Enjoy this excerpt from the book In God's Underground available here at our bookstore.
The most startling news I gleaned from the cells at Secret Police headquarters was that Stalin had been denounced as a murderer and tyrant by his successor, Kkrushchev. The first reports of how Beria and six of his top men were executed on Christmas Eve, 1953—along with thousands of lesser Soviet secret agents—had just been published, and the process of discrediting Stalin had begun in Romania. Gheorghiu-Dej, the new Romanian dictator, was introducing a more popular policy. Dej liked to live well himself, and his temperament, at least, was an improvement on that of the Pauker circle.
The news I took back to Jilava threw the cell into uproar. Everyone was delighted that Stalin had been pushed from his pedestal. They hoped it would hasten their own release.
But Popescu said, “I know the Party. They’ll denounce the robber—and they won’t repay the robbed.”
“Anyway, Stalin’s finished,” another prisoner said.
“May he burn in hell!” shouted a second.
Amid laughter and cheers, two prisoners waltzed round together, screaming obscene remarks about “Uncle Joe.” Only the guards were silent. Stalin’s denunciation left their future unsettled.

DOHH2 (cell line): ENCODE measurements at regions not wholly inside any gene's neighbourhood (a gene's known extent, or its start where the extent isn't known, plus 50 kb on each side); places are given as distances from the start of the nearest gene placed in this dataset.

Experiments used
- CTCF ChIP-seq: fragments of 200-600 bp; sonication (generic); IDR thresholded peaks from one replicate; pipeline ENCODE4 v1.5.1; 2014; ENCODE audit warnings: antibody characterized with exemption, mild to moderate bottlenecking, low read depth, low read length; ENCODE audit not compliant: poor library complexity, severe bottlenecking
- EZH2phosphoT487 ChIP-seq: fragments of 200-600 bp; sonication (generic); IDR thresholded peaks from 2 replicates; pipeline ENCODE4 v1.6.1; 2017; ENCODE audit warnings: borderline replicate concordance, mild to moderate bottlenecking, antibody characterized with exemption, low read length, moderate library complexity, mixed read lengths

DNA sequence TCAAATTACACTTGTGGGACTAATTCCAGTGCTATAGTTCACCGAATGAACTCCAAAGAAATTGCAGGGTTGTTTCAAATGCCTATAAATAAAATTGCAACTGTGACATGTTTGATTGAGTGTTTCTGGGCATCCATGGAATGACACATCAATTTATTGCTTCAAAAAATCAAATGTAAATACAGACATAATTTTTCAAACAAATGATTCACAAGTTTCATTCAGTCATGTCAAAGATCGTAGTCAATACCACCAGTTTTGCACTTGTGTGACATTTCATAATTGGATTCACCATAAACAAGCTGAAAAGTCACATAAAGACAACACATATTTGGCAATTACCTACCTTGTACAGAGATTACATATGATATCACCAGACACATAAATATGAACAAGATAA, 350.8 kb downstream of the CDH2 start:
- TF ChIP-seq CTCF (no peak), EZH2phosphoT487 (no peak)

Popescu called to me, “You’re not looking so happy, Pastor!”
I said, “I can’t take pleasure in explosions of hatred toward anyone. We do not know Stalin’s fate. He may have been saved at the last hour, like the thief on the cross.”
“What! After all the crimes Stalin committed?” asked someone.
“Who knows if Stalin had not wept over his sins?” I said. “All who repent, no matter how grievous their sins, can be forgiven. A maniac like Hitler who burns in ovens millions of harmless people he has never met; a mass-murderer like Stalin who kills thousands of his own comrades—even such men can find forgiveness in Christ.”
This is an excerpt of In God’s Underground (page 183–184).